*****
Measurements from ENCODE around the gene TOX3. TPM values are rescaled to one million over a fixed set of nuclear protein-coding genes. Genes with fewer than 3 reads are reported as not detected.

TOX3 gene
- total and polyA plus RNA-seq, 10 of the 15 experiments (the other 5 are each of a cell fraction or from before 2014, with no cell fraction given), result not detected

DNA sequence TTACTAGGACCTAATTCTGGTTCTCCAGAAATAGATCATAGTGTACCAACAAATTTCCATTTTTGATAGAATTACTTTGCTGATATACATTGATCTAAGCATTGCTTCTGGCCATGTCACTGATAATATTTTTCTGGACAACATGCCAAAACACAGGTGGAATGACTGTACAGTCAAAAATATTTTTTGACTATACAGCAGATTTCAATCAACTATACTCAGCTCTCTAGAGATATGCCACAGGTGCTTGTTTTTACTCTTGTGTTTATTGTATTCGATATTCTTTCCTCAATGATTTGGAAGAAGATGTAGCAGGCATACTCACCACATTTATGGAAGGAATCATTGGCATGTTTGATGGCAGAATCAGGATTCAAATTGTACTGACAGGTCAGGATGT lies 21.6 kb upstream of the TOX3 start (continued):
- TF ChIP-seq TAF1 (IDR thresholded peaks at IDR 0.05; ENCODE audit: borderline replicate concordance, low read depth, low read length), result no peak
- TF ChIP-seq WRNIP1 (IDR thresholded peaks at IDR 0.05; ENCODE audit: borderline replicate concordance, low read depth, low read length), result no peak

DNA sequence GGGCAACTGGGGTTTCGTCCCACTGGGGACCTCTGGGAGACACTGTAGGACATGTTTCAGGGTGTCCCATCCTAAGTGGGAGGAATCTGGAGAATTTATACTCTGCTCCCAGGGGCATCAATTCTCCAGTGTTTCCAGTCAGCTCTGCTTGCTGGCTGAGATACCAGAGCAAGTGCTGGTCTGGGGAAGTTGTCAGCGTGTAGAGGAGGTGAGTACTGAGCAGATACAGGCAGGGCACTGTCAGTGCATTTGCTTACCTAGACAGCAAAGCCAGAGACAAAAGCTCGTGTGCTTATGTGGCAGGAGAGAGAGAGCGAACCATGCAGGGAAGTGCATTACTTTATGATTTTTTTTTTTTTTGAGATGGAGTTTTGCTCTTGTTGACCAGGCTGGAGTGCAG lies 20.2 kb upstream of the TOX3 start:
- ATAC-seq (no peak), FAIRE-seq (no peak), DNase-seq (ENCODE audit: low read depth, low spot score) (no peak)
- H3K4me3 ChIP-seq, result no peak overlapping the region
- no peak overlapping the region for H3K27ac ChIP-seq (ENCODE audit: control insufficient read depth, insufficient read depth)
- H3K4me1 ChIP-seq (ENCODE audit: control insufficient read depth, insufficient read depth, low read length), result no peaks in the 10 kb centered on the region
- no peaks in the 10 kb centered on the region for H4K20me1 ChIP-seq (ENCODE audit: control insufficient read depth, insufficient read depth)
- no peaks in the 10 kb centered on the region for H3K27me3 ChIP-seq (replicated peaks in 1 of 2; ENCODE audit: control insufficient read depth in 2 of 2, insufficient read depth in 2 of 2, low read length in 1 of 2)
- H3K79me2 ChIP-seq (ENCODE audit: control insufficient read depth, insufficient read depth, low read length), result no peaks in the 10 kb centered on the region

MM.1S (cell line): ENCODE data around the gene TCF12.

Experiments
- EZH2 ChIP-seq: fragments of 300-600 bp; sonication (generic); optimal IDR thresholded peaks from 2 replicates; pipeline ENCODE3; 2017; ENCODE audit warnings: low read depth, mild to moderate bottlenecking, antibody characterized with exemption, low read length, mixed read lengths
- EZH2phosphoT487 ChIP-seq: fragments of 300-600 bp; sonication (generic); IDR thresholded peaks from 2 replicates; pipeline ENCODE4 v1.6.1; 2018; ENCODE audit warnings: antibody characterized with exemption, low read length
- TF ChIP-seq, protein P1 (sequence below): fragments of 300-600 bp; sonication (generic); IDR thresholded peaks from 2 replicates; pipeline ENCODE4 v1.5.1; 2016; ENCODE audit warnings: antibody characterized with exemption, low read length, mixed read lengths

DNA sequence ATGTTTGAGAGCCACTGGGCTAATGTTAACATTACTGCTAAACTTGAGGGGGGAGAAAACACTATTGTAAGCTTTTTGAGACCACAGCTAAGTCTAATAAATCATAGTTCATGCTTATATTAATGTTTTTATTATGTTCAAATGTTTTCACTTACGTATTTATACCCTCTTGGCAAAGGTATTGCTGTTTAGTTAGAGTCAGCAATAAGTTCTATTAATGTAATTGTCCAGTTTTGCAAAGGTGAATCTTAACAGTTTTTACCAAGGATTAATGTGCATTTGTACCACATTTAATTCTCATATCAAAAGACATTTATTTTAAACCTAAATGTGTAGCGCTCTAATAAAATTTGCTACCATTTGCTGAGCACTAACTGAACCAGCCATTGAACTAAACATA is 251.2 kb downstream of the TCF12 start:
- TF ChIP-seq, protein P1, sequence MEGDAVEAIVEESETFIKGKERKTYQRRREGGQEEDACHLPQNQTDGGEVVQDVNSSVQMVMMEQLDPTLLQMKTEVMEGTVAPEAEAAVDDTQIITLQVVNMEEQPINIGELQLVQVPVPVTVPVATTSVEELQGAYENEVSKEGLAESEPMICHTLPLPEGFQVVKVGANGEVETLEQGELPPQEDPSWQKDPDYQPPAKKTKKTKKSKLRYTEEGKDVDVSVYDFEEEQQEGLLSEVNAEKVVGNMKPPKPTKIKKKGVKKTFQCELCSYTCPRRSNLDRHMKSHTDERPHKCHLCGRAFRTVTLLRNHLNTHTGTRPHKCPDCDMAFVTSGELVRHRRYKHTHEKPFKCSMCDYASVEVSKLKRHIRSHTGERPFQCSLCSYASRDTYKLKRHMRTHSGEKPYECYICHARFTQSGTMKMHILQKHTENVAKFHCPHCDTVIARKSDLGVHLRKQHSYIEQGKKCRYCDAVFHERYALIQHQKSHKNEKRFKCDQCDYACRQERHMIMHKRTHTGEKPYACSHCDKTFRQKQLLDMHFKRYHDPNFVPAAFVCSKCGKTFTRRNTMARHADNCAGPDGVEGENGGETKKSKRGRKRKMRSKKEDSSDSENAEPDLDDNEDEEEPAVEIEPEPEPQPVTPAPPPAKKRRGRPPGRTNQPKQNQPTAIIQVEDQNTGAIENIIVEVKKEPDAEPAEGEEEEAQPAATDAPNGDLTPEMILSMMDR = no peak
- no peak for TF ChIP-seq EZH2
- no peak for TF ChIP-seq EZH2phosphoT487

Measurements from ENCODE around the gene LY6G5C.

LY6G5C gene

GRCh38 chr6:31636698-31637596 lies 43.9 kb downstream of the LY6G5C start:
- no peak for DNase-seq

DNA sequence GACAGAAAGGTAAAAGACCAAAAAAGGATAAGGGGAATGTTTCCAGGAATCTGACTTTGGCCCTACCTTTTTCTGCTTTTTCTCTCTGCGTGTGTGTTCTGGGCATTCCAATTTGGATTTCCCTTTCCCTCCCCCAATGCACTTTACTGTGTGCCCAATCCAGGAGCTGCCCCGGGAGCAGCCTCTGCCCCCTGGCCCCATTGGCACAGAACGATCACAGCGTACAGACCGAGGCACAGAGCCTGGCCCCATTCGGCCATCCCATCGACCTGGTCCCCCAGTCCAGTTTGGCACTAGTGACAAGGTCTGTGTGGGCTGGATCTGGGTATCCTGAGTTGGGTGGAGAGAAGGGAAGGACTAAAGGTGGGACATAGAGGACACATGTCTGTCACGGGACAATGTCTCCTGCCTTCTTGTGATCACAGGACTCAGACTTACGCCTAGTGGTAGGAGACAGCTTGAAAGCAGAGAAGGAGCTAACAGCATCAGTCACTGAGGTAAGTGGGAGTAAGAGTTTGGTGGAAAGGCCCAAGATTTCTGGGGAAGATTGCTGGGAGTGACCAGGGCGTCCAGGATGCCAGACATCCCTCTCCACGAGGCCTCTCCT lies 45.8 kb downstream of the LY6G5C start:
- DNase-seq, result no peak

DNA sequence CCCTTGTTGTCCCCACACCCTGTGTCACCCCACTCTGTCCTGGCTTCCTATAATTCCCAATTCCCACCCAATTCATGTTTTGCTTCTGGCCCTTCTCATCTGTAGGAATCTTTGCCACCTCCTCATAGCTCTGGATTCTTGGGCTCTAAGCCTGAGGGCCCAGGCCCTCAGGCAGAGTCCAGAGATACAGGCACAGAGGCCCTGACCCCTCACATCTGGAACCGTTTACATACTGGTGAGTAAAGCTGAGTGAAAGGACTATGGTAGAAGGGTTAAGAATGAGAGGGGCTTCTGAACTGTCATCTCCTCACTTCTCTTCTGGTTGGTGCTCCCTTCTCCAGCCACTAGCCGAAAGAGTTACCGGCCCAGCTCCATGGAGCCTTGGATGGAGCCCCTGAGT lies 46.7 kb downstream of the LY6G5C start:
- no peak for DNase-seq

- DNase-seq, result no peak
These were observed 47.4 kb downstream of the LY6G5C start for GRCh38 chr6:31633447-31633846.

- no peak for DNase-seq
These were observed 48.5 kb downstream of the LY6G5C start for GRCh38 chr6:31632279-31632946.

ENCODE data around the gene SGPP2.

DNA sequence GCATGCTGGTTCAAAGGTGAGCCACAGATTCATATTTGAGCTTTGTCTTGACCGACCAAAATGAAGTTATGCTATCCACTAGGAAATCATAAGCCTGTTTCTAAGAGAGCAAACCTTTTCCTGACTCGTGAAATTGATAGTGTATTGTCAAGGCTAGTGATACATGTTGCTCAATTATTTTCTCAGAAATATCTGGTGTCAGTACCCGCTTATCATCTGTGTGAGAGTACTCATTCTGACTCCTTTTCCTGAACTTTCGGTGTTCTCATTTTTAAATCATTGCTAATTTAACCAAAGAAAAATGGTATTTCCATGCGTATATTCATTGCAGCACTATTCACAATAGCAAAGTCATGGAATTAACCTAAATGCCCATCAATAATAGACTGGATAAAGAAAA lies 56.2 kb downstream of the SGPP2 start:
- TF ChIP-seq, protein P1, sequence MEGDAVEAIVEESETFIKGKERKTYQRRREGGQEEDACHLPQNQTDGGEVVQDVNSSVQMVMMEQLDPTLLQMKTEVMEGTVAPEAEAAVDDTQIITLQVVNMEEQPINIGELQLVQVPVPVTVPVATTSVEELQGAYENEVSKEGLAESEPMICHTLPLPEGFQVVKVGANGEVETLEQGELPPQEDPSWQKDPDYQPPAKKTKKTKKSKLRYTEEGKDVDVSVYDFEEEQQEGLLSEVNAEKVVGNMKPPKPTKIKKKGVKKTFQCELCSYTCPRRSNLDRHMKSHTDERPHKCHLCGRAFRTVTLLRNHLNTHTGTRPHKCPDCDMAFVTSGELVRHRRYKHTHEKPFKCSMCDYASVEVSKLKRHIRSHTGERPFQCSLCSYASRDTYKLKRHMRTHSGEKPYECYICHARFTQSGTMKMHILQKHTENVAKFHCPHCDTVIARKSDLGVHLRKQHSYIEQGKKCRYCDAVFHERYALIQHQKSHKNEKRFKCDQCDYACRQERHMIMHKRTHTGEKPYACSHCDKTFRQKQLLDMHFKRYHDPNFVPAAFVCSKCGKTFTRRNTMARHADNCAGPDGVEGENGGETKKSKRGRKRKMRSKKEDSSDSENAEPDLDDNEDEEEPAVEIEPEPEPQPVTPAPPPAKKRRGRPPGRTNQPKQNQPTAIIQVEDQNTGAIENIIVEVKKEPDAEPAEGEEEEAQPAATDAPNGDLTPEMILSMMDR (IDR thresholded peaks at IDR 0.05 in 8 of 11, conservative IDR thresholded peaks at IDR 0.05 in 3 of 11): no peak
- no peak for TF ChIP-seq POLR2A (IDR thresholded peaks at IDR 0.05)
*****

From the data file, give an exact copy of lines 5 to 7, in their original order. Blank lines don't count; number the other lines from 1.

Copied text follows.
- TF ChIP-seq TAF1 (IDR thresholded peaks at IDR 0.05; ENCODE audit: borderline replicate concordance, low read depth, low read length), result no peak
- TF ChIP-seq WRNIP1 (IDR thresholded peaks at IDR 0.05; ENCODE audit: borderline replicate concordance, low read depth, low read length), result no peak

DNA sequence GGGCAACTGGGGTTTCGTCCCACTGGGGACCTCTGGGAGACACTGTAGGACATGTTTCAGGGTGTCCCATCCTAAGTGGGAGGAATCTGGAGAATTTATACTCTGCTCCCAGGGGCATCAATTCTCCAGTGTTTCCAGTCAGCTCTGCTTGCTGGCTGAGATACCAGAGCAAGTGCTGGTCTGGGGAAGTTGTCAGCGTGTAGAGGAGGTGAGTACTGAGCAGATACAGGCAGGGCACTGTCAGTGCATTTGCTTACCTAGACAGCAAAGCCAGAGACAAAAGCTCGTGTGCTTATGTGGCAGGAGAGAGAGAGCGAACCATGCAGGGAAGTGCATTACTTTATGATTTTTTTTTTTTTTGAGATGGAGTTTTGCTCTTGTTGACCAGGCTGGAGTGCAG lies 20.2 kb upstream of the TOX3 start: